In addition to teaching at Scribe, Massiah has been a visiting professor and artist-in-residence at Swarthmore College, Princeton University’s Atelier, the Center for Experimental Ethnography at the University of Pennsylvania, Howard University, and City University of New York. He is a MacArthur Foundation Fellow (1996-2000). 

Dana Soréy is a musician, arranger, composer, songwriter, and founder of C Bazz Entertainment and C Blake Studios. Shedding in garages with his brothers and the neighborhood musicians began the musical journey, and became the training ground for honing his craft towards becoming a consummate musician. One of Dana’s most cherished achievements was being a part of one of the most notable bands in gospel music history, Soundcheck, with Tye Tribbett and Greater Anointing (GA).  

Dana continues to contribute a vibrant sound to gospel music by producing and co-writing with Gospel’s next generation. He has partnered with Monica Coates and EJ Gaines of Motown Gospel, and has co-written and produced with artists Gene Moore and Lexi, and Brian Courtney Wilson’s “Still” and “Sure As.”  As a result of God’s favor and Dana’s hard work and passion for music, he has acquired Grammy, Dove, and Stellar award nominations along the way.  
Dyana Williams is an entertainment powerhouse who is a beloved advocate and authority in popular culture, especially Black music. The veteran award-winning on-air personality is a trailblazer in broadcasting, music activism, and celebrity media strategy. She's been a staple in radio since the 70s and has been a frequent commentator on the highly acclaimed TV One music series, UNSUNG. Fondly referred to as "The Mother of Black Music Month," Dyana helped establish June as Black Music Month (with Rock and Roll Hall of Fame inductee Kenny Gamble and broadcaster Ed Wright) and was recognized for her music activism in the White House by Presidents Clinton and George W. Bush.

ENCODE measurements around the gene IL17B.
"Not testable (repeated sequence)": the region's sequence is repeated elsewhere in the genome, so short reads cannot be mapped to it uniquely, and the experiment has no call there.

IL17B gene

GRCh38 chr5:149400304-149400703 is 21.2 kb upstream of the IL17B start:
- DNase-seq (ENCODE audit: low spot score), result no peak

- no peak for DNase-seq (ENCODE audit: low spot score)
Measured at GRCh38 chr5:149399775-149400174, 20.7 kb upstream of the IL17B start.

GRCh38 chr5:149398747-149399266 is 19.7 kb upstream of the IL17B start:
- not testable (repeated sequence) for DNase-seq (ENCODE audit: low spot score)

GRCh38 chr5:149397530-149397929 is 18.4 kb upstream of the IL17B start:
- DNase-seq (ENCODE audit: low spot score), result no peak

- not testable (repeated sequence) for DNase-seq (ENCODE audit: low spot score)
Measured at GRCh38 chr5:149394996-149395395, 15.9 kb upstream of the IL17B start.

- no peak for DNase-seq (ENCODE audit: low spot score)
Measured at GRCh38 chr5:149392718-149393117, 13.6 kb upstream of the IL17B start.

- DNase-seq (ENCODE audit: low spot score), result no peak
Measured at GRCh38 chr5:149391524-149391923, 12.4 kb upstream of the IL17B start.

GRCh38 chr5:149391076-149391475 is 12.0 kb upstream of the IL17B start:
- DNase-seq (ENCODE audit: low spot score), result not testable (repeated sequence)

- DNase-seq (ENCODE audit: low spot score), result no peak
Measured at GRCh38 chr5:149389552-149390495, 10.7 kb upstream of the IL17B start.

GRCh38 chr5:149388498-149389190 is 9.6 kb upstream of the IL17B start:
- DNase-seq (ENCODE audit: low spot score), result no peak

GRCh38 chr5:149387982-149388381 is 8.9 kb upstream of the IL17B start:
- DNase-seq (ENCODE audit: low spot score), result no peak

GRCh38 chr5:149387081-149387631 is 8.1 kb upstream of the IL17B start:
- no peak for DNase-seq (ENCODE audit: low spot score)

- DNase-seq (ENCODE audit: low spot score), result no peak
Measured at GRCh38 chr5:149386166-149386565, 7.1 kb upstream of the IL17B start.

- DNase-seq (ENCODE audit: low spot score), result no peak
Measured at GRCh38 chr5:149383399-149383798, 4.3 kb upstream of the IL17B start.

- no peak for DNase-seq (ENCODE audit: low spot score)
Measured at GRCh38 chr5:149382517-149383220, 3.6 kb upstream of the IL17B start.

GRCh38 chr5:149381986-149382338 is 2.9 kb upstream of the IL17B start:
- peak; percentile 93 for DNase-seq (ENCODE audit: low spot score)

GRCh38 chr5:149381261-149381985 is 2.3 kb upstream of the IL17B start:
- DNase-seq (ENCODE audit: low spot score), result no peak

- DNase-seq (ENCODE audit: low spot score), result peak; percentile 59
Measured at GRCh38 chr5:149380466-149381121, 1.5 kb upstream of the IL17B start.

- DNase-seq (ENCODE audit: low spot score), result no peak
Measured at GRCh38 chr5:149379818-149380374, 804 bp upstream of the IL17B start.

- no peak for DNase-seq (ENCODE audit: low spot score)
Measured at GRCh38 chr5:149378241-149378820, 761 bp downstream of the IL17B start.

Williams sits on the board of the Klein College of Media and Communication at Temple University, the National Museum of African American Music, and the Recording Academy (GRAMMY organization) Philadelphia Chapter, where she also serves as a past president. 

Rev. Joseph Williams, Jr. (affectionately known as Rev. Joe) is an original member of the gospel singing quartet, the Sons of the Birds. The Sons of the Birds, who recorded an album and several singles for Peacock's Song Bird subsidiary in the 1960s, got their name because at one time, some of the singers were sons of members of the legendary Dixie Hummingbirds, who Rev. Joe also sang with. He is one of the founding members, along with Kenny Gamble, of the Black Music Association, which was founded over 30 years ago. 

Before being called into ministry, Rev. Joe recorded with the Dixie Hummingbirds on their last album. His collection is housed in the African American Museum in Philadelphia, the Smithsonian's National Museum of African American History and Culture, and the National Museum of African American Music in Nashville, TN. 

Our programs are geared toward a general audience and are open to all, including Temple students, faculty, staff, alumni, neighbors, and friends. Registration is encouraged.

Thursday, September 22, 2022
2:00pm - 3:30pm
Bright Hope Baptist Church, 1601 N. 12th Street
Registration has closed.